HRW dismisses allegations of bias against Israel

[JURIST] Human Rights Watch (HRW) [advocacy website] responded [press release] Tuesday to a New York Times editorial [text] written by former chairman Robert Bernstein that accused the group of bias against Israel. HRW responded that the group covers "open" societies such as Israel and the US as well as "closed" ones. The group defended its coverage of Israel, saying:


Human Rights Watch does not devote more time and energy to Israel than to other countries in the region, or in the world. We've produced more than 1,700 reports, letters, news releases, and other commentaries on the Middle East and North Africa since January 2000, and the vast majority of these were about countries other than Israel. Furthermore, our Middle East division is only one of 16 research programs at Human Rights Watch. The work on Israel is a tiny fraction of Human Rights Watch's work as a whole.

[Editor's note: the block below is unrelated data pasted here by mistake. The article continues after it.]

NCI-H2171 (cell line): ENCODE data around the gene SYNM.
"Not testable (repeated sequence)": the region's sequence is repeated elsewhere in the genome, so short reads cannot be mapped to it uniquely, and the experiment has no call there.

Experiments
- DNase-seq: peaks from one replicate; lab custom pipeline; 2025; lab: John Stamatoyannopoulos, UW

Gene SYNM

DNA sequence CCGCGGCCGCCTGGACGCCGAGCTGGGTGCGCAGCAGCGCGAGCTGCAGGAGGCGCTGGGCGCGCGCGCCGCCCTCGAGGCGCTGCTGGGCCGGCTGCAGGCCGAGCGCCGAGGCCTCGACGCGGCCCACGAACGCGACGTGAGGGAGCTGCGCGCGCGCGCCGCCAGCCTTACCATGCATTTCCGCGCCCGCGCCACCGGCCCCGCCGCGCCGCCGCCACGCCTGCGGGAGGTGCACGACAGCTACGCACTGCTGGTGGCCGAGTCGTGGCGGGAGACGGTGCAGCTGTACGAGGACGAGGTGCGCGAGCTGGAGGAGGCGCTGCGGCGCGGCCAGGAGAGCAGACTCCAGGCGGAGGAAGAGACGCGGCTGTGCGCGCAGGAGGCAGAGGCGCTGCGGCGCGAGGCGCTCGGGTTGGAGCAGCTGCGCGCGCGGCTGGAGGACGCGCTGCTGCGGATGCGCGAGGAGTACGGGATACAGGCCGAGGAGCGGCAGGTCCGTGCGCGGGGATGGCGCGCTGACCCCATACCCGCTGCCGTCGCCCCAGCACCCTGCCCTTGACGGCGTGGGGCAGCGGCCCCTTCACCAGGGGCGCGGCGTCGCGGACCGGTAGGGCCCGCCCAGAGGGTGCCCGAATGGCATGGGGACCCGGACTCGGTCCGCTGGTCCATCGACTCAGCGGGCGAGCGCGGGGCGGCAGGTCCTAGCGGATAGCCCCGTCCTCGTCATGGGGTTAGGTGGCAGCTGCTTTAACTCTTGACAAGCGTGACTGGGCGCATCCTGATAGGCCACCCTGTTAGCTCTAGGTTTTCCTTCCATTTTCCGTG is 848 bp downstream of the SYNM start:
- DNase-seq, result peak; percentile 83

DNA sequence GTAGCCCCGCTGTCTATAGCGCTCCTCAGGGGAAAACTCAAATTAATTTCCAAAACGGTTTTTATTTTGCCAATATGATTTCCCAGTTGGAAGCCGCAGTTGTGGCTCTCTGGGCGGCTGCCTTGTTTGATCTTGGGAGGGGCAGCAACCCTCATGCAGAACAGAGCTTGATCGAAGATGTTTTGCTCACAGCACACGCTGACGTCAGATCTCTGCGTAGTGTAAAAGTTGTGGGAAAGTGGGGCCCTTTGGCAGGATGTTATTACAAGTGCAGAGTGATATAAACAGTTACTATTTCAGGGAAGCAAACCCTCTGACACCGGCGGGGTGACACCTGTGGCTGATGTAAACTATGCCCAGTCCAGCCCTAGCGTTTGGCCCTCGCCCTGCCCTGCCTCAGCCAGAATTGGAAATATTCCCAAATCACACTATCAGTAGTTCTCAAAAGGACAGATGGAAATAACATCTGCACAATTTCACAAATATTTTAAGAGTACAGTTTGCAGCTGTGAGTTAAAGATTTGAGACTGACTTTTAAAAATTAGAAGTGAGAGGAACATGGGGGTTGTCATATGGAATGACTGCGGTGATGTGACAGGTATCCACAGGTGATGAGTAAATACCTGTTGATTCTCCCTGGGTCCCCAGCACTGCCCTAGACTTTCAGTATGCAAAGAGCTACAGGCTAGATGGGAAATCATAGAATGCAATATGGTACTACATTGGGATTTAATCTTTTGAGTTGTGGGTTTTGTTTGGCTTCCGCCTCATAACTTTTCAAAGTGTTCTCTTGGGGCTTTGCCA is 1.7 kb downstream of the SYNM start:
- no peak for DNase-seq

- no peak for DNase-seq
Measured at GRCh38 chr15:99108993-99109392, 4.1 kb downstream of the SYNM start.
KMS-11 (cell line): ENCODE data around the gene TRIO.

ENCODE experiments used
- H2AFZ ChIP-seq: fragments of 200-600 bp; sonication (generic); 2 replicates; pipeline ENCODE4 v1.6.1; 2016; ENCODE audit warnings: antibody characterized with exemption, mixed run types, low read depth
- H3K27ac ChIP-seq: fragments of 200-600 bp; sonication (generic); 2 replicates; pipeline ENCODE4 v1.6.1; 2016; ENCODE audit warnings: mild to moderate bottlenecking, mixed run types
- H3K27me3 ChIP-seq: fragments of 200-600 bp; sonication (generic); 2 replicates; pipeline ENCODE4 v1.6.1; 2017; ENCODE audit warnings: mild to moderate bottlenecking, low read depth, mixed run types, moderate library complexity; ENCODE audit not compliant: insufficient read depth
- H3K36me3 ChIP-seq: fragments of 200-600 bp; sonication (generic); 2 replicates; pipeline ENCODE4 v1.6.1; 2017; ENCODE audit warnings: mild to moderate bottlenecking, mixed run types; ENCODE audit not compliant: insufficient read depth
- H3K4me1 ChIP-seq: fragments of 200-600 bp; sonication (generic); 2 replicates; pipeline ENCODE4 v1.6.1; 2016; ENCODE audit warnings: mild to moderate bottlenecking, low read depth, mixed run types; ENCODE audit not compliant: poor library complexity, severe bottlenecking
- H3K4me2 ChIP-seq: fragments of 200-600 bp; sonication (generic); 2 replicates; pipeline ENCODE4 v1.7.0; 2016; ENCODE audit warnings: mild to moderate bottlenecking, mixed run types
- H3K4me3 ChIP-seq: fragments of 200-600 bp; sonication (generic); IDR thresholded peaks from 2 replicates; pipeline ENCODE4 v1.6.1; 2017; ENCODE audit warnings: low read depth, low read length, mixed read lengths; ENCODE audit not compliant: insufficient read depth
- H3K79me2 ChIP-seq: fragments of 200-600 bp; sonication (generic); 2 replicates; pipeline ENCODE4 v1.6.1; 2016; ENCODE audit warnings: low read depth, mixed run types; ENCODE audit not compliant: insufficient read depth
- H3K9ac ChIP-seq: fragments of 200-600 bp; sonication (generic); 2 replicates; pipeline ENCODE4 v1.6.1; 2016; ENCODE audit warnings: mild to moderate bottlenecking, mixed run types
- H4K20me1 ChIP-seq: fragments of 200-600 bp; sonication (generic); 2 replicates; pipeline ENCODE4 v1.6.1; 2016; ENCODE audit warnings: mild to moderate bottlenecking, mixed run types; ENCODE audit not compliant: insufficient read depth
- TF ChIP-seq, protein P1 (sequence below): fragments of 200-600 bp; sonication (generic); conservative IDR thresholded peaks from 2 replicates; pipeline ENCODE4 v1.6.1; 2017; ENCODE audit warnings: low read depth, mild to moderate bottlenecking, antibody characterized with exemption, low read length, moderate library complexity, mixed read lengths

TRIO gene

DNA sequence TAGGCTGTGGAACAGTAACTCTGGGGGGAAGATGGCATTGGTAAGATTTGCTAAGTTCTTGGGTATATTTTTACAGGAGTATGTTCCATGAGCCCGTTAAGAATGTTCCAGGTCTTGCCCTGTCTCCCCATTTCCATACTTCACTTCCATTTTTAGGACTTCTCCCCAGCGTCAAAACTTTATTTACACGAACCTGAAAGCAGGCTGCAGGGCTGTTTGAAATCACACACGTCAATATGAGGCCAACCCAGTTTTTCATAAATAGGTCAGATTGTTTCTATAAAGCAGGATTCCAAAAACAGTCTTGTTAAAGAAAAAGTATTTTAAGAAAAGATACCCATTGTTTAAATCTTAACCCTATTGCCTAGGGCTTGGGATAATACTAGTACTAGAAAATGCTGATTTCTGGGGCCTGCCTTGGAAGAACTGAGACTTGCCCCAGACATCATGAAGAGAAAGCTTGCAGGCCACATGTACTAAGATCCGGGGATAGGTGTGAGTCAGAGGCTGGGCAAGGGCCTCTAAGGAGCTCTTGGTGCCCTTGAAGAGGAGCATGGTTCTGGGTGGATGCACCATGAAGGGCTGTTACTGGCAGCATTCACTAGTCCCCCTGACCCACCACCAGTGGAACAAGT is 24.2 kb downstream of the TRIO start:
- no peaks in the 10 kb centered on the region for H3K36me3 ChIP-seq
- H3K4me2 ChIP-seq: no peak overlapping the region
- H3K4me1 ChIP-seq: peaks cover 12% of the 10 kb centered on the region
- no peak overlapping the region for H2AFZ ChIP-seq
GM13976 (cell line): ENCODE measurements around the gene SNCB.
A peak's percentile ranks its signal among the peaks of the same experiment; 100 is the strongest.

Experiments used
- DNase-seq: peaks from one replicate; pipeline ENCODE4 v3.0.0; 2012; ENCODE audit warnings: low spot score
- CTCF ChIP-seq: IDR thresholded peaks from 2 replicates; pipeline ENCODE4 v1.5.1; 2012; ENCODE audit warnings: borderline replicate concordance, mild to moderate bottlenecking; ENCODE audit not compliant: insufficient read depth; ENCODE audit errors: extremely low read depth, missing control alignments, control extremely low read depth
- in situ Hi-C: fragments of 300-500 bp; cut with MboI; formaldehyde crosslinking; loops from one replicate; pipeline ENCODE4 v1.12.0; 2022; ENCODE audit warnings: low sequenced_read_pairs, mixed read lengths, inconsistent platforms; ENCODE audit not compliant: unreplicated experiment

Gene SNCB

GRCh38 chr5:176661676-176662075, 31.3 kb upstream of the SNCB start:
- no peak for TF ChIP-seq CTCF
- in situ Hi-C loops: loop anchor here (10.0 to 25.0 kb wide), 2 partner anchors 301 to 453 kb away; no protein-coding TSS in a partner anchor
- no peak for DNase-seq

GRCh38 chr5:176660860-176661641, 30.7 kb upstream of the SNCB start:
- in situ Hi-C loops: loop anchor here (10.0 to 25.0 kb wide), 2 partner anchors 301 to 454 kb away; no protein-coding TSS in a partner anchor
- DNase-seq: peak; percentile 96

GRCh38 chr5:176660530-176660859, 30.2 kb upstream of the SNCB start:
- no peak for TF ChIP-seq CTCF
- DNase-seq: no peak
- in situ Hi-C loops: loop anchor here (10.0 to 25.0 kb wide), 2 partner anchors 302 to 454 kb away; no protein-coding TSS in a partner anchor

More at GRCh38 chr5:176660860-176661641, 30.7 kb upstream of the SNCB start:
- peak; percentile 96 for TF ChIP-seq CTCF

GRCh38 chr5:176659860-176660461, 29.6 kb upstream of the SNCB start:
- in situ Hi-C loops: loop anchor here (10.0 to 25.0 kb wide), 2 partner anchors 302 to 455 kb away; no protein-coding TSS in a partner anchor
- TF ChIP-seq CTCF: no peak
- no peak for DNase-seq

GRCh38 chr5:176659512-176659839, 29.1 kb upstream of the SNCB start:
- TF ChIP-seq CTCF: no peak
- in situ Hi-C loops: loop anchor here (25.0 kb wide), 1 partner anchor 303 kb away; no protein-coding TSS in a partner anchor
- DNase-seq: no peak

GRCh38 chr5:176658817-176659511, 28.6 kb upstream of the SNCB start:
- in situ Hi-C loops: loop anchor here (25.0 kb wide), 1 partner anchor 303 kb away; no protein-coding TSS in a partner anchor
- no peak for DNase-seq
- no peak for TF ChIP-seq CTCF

The human rights group has been criticized for reporting on Israeli human rights abuses while giving comparatively light coverage to Saudi Arabia. The group has also been criticized for demanding that Israel investigate abuses and only recently demanding that Hamas due the same [Ynet.com report]. Members of the International Advisory Board of NGO Monitor [advocacy website] have also responded [NYT op-ed] to Bernstein's criticisms in the New York Times.

In August, HRW accused Israeli soldiers [JURIST report] of killing 11 white flag-waving Palestinian civilians in Gaza during Operation Cast Lead [GlobalSecurity backgrounder], which left more than 1,000 civilians and combatants dead in December 2008 and January 2009. In April, HRW called on Palestinian [JURIST report] Hamas [GlobalSecurity backgrounder] authorities to end the systematic detention, torture, and execution of supporters of Israel and the rival Fatah party [GlobalSecurity backgrounder]. In March, HRW accused Israel [JURIST report] of unlawfully and extensively using white phosphorous [GlobalSecurity backgrounder] munitions during Operation Cast Lead.

 

About Paper Chase

Paper Chase is JURIST's real-time legal news service, powered by a team of 30 law student reporters and editors led by law professor Bernard Hibbitts at the University of Pittsburgh School of Law. As an educational service, Paper Chase is dedicated to presenting important legal news and materials rapidly, objectively and intelligibly in an accessible format.

© Copyright JURIST Legal News and Research Services, Inc., 2013.